Exposing explosive devices? Israel ‘destroys Palestinian crops’ along security fence
“The aerial spraying of herbicides and germination inhibitors was conducted in the area along the border fence [with Gaza] last week in order to enable optimal and continuous security operations,” media outlet +972 cited an Israeli Defense Forces (IDF) spokesperson as saying on Sunday.
The Israeli military said it has been spraying the crops with herbicide along the security fence within the Gaza strip perimeter “to prevent the concealment of IEDs [Improvised Explosive Devices], and to disrupt and prevent the use of the area for destructive purposes,” Turkey's Anadolu Agency reported, citing an IDF written statement.
Last week Palestinian farmers cultivating land adjacent to the border with Israel complained that hundreds of acres of agricultural crops shriveled after Israeli planes had been spraying agricultural land for several days in a row.
After maintaining an unofficial “no-go zone” on the Palestinian side of the border with Gaza, the IDF is now seemingly implementing a “no-grow zone,” +972 wrote, quoting Palestinian officials who estimated the damage caused by the herbicide spraying at over 420 acres of land.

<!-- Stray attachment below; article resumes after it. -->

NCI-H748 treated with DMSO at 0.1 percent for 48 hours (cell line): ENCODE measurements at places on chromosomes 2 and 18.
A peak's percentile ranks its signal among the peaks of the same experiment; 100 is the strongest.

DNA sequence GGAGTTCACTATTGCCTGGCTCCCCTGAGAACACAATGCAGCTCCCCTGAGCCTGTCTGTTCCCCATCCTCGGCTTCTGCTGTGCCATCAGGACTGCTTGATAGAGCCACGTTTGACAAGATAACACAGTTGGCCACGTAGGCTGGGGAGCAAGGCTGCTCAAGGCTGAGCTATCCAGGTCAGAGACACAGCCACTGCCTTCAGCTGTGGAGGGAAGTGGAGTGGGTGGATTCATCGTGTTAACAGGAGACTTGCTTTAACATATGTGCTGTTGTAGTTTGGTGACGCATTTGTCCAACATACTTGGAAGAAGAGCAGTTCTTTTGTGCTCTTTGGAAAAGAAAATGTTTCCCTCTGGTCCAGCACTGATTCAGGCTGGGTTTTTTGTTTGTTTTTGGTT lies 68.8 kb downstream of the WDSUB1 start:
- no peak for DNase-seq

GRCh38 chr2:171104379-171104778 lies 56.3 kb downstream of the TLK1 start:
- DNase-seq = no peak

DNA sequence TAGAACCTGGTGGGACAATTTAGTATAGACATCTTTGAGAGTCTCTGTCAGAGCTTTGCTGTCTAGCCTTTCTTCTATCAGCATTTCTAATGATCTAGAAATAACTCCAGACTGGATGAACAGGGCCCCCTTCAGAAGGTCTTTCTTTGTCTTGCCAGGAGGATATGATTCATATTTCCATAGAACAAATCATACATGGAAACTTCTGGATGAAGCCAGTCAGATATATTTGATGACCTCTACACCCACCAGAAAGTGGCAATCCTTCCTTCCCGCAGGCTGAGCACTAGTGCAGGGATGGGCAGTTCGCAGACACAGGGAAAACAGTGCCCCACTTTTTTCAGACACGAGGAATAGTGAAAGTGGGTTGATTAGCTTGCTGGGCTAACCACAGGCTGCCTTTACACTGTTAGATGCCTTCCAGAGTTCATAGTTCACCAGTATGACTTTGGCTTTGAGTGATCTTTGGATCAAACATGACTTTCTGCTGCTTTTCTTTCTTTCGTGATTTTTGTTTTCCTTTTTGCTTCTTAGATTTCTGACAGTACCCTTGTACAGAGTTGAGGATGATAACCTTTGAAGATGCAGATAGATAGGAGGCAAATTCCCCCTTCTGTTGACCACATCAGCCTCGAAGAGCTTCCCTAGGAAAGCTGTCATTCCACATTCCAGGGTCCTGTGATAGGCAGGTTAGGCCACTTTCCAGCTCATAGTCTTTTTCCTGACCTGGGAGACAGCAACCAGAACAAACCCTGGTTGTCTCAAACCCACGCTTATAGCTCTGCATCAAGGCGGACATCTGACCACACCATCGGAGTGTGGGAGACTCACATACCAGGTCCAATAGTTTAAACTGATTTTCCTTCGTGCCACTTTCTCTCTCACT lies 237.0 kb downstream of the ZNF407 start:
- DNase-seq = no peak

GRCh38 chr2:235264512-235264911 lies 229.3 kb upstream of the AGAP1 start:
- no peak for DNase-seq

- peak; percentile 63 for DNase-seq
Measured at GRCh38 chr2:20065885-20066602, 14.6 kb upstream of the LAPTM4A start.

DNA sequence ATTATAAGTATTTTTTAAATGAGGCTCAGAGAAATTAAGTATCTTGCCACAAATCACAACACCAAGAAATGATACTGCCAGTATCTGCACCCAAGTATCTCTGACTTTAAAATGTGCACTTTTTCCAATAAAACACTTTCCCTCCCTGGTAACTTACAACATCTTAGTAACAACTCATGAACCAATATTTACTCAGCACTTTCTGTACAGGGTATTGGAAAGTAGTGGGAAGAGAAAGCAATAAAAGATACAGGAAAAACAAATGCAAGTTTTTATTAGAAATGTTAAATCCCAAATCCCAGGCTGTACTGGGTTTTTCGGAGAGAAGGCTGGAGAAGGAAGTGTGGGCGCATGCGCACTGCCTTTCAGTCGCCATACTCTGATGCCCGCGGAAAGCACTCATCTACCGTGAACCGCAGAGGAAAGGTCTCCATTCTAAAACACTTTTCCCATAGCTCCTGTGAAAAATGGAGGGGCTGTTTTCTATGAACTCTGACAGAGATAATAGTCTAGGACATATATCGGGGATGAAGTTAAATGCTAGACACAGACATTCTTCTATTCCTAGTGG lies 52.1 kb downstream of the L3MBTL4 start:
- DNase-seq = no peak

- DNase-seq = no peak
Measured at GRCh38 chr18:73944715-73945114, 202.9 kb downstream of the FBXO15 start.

Israeli herbicides have destroyed plantations of bean crops, parsley, pea and spinach around the al-Qarara area in eastern Khan Younis and the Wadi al-Salqa area in central Gaza, according to report from Gaza officials, cited by Maan news agency.
The restricted area along the Gaza-Israel border maintained by the IDF, estimated to be 300 meters wide, has claimed the lives of 16 Palestinians and left at least 379 wounded over the last several months, the majority of whom were participating in rallies near the fence.
For Israeli armed forces, which regularly enter Gaza territory to eliminate obstructions to the army’s line of sight, including anything from structures to trees, the logic behind the herbicidal clearing along the border is to simplify identification for IDF soldiers.
Ruled by Hamas since 2007, the Gaza Strip and its 1.9 million inhabitants are living in conditions of a ‘double blockade’ from Israel and Egypt - after the latter closed its Rafah border crossing with Gaza in 2013, following the coup against Cairo’s first freely-elected president, Mohamed Morsi.
Gaza’s population lacks basic commodities like food, fuel and medicine, meaning any disruptions in the flow of goods from Gazan farmers to local markets results in a shortage of food supply for the citizens of the enclave.